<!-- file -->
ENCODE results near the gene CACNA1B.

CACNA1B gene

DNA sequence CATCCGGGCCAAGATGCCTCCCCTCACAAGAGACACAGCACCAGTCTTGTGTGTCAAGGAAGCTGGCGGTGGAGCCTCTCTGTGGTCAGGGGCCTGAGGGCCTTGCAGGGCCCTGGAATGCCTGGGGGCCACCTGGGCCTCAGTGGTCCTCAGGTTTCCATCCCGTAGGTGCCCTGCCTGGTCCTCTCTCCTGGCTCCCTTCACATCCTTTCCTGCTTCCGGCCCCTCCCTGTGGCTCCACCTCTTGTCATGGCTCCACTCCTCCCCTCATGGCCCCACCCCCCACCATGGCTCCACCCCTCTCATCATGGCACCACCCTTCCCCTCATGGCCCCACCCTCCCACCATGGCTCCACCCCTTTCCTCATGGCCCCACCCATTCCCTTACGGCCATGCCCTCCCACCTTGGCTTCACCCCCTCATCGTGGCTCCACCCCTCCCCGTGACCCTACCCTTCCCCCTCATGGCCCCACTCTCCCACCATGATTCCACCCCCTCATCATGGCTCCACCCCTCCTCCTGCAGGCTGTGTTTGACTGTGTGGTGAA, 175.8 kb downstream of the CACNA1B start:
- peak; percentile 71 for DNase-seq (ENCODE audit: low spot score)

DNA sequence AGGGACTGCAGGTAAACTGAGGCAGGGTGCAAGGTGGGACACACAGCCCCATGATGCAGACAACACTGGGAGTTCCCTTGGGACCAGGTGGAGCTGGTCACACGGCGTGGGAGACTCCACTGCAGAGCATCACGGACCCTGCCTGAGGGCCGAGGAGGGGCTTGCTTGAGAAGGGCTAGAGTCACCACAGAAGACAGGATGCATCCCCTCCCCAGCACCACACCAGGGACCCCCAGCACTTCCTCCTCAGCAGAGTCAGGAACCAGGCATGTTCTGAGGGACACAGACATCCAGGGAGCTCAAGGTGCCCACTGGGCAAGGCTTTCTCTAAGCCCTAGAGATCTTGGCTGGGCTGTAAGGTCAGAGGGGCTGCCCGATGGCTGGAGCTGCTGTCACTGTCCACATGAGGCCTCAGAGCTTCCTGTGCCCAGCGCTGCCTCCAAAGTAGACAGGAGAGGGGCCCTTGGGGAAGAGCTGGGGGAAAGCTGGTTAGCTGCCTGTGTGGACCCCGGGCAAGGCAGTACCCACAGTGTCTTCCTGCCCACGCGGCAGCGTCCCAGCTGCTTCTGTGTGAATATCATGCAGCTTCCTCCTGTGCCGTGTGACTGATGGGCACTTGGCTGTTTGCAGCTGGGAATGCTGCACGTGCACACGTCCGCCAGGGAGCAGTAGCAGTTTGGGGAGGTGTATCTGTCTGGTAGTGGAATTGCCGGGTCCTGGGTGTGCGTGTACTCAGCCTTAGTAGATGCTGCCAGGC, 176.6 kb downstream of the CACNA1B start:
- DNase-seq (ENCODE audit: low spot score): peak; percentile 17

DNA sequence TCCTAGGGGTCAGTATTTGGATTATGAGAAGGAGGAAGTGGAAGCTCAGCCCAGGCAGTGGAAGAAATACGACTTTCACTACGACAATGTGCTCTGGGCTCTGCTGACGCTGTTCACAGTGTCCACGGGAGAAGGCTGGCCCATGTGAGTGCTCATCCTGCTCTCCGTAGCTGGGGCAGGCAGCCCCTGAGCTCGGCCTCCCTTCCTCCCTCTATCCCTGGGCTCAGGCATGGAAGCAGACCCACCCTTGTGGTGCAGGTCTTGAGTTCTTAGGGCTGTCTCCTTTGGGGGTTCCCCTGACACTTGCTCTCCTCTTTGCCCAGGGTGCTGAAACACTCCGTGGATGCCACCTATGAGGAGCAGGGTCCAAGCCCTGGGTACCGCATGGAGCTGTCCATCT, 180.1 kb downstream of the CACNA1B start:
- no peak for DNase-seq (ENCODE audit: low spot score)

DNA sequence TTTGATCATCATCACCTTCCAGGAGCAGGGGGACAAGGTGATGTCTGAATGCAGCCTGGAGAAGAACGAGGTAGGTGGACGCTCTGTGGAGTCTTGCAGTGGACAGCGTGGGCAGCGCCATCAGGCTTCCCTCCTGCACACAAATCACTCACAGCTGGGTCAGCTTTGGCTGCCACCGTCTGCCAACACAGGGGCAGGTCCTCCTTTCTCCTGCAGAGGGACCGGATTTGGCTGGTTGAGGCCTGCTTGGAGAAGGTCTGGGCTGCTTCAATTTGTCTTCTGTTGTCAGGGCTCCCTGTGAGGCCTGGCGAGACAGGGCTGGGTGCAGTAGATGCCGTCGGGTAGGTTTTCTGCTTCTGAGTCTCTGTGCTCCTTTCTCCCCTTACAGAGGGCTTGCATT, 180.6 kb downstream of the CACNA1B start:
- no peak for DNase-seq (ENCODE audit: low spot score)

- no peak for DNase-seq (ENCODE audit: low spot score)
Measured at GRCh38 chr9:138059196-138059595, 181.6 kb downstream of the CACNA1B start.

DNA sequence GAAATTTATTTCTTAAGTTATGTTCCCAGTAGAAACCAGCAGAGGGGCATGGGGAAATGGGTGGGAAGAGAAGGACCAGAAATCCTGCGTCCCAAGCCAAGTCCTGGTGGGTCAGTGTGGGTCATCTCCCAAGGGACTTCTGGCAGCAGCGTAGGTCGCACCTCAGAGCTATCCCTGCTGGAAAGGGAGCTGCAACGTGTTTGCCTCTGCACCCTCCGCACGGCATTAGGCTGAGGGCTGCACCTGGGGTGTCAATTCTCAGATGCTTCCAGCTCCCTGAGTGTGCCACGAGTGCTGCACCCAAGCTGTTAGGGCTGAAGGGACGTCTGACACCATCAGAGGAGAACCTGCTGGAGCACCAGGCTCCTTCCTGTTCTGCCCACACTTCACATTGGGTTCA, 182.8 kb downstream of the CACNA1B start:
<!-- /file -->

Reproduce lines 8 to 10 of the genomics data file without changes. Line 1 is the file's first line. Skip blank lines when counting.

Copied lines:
- no peak for DNase-seq (ENCODE audit: low spot score)

DNA sequence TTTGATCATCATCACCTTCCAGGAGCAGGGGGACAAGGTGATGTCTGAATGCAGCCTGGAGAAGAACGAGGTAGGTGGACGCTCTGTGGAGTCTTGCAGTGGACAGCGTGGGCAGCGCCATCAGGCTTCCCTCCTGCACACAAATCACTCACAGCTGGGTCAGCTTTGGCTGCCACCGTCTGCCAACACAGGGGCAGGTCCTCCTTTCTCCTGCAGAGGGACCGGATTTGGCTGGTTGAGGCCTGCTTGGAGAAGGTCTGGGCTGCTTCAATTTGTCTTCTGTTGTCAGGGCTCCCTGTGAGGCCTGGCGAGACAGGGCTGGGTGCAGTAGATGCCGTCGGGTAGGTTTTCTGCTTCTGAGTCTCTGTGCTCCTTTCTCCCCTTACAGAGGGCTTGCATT, 180.6 kb downstream of the CACNA1B start:
- no peak for DNase-seq (ENCODE audit: low spot score)